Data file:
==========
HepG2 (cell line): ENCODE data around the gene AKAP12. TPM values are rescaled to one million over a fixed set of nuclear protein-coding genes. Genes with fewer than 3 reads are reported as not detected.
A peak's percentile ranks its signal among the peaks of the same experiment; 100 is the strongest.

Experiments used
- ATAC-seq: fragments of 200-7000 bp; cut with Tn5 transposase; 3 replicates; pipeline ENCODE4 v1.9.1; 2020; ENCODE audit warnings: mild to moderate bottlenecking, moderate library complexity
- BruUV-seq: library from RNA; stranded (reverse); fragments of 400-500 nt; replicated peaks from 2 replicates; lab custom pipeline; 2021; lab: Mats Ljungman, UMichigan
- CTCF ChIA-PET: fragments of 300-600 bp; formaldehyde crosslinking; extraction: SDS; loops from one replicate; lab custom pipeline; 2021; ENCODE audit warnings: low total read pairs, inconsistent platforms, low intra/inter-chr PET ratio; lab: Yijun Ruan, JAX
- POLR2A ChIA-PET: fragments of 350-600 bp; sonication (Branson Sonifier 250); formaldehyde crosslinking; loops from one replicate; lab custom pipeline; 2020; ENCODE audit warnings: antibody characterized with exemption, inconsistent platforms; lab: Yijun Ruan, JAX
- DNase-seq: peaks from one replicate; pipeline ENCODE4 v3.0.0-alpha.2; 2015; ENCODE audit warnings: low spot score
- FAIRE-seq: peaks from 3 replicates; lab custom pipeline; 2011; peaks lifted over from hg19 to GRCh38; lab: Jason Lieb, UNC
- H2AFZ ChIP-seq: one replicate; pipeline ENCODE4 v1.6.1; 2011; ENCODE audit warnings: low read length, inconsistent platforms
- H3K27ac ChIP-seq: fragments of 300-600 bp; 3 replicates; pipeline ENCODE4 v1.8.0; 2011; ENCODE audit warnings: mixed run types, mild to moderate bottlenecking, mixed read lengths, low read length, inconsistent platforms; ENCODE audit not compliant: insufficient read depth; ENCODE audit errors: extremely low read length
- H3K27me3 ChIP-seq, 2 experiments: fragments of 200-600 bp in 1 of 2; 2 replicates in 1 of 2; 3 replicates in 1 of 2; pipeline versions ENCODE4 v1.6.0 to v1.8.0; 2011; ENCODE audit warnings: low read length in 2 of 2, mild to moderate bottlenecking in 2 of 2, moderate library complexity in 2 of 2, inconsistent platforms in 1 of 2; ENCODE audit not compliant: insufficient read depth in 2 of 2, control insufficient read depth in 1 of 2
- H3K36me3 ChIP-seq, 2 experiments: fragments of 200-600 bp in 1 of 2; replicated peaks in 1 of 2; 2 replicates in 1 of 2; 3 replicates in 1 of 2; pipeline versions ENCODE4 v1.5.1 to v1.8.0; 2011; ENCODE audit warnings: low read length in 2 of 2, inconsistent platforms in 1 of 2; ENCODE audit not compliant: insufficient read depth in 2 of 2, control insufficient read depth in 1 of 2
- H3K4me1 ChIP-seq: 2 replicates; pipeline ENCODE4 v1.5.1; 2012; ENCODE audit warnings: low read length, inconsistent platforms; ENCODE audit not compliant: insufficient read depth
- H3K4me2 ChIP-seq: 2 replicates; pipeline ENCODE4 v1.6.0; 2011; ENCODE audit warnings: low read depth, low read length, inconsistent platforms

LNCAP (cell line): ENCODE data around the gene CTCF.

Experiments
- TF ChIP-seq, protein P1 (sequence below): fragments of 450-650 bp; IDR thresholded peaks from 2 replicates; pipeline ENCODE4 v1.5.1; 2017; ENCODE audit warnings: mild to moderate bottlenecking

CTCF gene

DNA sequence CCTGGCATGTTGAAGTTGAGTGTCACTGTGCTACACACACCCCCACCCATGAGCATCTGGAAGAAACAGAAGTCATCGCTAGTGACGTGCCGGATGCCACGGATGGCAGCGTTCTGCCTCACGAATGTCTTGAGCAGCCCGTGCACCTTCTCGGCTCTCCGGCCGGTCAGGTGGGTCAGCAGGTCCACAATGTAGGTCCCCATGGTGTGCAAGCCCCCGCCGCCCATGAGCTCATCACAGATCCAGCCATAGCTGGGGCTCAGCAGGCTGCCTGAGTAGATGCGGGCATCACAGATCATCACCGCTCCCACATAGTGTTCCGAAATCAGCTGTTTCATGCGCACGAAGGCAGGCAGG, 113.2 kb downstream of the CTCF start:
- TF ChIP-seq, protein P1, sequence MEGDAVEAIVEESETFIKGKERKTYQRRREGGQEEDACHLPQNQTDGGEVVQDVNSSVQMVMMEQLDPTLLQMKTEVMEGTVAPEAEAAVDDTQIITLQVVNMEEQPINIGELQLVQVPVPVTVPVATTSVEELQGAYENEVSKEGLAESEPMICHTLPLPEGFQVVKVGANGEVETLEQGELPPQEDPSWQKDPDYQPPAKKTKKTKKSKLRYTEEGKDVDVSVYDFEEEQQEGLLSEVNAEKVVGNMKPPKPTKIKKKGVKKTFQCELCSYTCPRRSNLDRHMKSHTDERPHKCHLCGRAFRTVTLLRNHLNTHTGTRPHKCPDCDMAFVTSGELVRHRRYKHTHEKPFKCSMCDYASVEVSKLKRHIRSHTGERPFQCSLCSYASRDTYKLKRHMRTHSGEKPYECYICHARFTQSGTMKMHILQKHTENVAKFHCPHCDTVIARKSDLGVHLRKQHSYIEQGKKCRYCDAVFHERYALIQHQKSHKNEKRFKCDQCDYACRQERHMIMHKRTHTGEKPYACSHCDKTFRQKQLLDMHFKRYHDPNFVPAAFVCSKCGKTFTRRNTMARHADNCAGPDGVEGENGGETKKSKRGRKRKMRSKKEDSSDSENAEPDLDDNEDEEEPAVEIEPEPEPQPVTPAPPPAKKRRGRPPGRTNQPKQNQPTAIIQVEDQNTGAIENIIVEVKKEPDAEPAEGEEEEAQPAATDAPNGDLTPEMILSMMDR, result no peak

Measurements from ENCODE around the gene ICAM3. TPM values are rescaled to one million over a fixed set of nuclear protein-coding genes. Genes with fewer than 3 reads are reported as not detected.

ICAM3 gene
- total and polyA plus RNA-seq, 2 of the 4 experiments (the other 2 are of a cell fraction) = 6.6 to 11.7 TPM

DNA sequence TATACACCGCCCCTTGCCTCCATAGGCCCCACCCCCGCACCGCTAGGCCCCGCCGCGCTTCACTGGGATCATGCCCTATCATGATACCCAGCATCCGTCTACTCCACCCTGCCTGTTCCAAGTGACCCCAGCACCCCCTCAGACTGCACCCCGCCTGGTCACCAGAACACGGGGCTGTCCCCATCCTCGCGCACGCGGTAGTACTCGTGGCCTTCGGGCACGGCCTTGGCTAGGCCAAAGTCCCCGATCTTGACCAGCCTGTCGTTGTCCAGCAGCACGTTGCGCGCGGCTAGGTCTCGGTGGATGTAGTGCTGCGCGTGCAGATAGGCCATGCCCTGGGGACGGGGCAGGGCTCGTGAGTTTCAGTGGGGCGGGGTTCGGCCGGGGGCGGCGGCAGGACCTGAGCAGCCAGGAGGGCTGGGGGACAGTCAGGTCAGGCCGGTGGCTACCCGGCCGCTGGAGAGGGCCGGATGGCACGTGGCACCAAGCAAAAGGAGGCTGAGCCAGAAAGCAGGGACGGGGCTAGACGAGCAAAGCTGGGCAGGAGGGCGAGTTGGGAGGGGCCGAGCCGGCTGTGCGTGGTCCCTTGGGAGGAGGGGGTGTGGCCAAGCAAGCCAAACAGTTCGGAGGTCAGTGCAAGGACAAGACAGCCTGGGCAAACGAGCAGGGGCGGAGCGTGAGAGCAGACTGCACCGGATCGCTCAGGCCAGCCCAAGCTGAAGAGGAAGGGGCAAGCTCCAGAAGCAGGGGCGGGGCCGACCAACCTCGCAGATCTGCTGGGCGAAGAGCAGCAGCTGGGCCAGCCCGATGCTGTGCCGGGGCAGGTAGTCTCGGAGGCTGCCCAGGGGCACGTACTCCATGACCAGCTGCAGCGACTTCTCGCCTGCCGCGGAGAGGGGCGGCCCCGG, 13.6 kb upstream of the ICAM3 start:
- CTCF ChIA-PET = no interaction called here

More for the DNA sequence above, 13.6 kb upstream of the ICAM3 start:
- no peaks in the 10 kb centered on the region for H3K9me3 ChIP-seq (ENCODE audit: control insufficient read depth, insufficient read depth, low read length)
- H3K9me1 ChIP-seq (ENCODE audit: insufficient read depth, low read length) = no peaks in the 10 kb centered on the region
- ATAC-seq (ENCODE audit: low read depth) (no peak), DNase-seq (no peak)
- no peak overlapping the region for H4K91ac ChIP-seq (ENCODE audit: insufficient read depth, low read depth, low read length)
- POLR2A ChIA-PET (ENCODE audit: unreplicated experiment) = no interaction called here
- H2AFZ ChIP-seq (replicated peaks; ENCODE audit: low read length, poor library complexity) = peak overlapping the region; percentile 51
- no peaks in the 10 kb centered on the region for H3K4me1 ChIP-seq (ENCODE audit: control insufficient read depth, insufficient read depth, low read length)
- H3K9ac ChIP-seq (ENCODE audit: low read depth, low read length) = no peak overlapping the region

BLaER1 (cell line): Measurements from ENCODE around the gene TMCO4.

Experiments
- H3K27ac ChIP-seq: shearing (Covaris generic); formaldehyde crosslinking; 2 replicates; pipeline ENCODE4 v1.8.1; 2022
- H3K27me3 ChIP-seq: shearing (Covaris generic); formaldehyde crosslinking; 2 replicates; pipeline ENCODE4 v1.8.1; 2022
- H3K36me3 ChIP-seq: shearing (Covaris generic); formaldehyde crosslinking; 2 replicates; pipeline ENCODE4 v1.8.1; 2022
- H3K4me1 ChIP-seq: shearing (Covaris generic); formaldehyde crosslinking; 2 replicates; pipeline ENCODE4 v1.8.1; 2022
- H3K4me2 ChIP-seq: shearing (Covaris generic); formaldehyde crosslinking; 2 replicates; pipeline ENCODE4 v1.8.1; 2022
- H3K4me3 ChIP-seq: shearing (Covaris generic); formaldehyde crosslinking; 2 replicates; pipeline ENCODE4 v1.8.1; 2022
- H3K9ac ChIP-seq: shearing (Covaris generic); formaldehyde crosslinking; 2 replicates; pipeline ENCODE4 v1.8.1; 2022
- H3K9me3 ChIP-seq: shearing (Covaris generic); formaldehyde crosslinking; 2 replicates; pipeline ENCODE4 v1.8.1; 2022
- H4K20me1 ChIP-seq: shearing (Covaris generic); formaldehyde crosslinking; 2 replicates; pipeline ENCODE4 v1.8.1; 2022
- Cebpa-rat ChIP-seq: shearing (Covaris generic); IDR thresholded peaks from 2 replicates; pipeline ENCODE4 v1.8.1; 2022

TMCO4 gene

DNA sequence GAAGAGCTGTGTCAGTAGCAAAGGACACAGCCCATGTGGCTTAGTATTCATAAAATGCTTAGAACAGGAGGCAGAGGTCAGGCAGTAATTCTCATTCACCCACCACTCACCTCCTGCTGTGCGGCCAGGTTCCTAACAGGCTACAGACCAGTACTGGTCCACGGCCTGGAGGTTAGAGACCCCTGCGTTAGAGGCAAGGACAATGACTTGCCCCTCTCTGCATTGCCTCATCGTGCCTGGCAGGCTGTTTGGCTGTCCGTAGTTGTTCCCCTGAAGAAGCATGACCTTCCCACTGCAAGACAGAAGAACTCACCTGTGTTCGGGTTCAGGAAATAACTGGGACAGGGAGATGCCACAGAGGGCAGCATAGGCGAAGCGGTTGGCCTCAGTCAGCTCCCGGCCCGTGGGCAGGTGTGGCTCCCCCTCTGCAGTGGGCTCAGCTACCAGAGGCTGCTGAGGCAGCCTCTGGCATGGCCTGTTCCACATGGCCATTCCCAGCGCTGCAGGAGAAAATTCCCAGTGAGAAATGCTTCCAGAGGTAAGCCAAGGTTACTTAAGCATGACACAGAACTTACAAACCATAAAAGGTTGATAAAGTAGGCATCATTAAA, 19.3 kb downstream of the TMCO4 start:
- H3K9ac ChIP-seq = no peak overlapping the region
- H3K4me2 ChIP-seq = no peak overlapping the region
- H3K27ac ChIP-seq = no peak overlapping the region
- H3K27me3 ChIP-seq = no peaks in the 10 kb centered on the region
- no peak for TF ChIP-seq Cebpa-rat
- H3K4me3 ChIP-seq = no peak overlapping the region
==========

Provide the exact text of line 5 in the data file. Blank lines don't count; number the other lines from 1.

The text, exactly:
- BruUV-seq: library from RNA; stranded (reverse); fragments of 400-500 nt; replicated peaks from 2 replicates; lab custom pipeline; 2021; lab: Mats Ljungman, UMichigan